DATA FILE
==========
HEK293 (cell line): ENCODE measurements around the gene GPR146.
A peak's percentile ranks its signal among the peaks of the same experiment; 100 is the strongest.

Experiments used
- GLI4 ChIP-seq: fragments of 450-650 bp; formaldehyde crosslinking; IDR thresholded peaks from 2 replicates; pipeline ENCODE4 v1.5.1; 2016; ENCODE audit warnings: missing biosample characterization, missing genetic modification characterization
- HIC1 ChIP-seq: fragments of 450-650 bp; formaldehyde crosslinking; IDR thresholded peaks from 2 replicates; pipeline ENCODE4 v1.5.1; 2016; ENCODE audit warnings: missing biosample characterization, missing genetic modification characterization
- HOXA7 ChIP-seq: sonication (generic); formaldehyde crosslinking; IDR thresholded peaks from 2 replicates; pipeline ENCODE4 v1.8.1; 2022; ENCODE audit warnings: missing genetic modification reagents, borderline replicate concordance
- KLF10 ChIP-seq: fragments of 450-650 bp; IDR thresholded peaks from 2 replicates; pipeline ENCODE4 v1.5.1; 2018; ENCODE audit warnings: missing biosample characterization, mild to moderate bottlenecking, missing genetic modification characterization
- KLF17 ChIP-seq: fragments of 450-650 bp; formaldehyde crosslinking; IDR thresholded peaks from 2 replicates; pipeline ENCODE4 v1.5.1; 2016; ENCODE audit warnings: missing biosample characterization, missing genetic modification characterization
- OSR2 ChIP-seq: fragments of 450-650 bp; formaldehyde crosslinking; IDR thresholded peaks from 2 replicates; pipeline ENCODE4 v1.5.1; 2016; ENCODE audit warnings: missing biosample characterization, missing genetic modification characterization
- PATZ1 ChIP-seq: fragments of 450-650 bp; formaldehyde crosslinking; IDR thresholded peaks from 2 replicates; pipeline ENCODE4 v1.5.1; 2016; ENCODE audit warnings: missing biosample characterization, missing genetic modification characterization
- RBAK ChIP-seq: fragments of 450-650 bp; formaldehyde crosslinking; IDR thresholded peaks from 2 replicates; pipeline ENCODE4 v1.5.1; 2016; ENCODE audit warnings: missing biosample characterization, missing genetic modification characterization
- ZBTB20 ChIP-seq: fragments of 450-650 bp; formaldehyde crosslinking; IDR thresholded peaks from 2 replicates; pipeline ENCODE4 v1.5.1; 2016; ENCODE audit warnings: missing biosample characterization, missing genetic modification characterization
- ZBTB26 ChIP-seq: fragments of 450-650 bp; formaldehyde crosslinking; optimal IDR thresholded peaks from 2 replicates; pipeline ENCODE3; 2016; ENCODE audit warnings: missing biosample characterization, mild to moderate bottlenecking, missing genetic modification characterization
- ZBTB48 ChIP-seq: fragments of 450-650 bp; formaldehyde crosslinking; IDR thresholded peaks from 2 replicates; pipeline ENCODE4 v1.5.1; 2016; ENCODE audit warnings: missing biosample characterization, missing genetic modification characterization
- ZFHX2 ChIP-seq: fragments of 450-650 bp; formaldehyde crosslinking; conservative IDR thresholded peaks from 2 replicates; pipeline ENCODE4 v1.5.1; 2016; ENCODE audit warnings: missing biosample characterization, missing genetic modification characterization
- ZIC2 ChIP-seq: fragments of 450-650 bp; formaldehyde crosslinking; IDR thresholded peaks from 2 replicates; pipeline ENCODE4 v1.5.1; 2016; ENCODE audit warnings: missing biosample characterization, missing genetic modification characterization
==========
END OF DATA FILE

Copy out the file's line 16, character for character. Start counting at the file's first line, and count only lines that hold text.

- ZIC2 ChIP-seq: fragments of 450-650 bp; formaldehyde crosslinking; IDR thresholded peaks from 2 replicates; pipeline ENCODE4 v1.5.1; 2016; ENCODE audit warnings: missing biosample characterization, missing genetic modification characterization